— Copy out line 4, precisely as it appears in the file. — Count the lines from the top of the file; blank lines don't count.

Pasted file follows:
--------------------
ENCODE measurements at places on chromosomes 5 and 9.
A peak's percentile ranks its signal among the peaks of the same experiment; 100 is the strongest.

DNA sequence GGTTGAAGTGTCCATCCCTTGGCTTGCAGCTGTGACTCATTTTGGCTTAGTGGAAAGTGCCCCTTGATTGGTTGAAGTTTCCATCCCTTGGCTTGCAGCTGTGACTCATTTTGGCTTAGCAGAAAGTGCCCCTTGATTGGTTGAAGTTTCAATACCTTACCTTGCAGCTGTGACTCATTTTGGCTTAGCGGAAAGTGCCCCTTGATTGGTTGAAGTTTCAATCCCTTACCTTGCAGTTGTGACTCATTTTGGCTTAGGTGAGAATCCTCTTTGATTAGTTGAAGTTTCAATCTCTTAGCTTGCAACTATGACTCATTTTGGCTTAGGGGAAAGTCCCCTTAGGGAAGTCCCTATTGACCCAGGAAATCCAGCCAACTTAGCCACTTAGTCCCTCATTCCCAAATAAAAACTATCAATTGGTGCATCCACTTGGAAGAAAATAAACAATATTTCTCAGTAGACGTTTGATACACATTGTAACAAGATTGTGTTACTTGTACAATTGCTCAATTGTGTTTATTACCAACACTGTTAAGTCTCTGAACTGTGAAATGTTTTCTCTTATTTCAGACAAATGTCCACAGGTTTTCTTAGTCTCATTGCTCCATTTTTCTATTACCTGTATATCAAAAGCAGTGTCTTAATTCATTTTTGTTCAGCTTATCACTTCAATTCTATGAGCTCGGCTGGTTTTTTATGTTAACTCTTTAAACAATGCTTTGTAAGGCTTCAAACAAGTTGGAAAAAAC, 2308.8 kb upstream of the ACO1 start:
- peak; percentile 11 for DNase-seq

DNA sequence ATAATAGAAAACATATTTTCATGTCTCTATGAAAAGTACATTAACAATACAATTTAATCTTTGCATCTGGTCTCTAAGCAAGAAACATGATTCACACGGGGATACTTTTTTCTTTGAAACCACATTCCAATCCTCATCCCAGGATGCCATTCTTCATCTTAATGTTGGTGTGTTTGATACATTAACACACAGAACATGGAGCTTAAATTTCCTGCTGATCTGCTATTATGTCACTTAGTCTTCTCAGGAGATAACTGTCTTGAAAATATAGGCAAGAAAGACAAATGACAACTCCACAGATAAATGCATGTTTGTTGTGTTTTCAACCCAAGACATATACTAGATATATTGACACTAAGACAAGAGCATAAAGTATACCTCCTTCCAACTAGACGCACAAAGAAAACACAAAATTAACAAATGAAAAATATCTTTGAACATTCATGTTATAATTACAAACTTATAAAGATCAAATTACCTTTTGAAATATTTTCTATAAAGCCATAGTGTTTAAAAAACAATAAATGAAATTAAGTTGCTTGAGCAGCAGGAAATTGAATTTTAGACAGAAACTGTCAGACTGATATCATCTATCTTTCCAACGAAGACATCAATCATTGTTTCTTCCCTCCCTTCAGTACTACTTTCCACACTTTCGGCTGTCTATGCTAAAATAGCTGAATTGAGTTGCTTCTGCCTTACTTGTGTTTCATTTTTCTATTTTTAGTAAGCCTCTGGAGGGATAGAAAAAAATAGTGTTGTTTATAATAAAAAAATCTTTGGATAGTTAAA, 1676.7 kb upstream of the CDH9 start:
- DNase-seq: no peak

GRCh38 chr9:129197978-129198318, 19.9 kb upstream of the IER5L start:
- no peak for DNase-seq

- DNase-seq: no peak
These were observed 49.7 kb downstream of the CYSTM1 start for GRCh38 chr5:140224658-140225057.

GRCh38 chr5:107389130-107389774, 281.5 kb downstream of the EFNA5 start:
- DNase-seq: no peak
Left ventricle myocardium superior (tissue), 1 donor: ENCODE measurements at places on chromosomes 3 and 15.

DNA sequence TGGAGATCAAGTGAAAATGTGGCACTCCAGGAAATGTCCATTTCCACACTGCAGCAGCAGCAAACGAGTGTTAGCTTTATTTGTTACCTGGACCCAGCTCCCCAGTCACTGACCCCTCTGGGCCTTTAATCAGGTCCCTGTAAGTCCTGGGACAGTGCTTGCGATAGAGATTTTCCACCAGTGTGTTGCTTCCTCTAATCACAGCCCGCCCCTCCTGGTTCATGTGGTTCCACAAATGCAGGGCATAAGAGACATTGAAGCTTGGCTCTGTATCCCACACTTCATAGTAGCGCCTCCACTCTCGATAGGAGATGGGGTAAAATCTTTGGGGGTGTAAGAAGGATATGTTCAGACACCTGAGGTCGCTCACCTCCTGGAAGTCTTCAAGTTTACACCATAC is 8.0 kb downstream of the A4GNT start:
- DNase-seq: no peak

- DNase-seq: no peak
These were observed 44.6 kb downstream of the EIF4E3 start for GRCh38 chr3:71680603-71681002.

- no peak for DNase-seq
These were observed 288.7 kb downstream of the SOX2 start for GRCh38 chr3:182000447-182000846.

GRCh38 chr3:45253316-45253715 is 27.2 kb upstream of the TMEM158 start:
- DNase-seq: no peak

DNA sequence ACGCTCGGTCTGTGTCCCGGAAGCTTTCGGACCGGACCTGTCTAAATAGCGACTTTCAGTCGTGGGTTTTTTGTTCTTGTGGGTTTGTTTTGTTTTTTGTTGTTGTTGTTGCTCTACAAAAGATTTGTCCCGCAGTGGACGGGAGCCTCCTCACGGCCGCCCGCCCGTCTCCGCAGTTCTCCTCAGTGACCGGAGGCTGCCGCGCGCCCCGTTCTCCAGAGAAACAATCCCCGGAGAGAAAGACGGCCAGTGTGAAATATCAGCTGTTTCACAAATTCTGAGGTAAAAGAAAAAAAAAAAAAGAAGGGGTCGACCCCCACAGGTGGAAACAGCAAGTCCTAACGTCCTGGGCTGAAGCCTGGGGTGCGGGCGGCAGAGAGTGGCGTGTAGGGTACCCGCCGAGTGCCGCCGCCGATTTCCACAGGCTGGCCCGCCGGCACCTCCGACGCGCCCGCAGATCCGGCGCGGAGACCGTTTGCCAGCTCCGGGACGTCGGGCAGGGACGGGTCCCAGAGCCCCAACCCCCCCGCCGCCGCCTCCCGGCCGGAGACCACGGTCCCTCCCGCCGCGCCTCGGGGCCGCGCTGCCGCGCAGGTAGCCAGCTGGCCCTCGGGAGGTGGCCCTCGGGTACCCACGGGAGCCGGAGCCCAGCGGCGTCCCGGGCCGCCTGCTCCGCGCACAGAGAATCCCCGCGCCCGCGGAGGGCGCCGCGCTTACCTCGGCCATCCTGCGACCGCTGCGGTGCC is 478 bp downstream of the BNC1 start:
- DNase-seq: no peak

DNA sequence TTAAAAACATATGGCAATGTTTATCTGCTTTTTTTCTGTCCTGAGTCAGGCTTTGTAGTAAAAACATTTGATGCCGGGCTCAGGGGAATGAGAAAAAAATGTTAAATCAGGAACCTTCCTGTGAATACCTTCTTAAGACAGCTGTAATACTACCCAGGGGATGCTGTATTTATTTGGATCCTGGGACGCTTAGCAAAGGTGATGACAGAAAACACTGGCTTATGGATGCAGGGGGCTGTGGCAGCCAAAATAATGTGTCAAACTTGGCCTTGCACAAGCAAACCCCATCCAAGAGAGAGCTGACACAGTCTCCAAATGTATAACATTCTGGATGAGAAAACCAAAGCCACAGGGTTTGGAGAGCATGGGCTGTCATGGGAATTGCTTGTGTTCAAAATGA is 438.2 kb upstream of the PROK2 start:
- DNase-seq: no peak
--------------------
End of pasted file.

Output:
- peak; percentile 11 for DNase-seq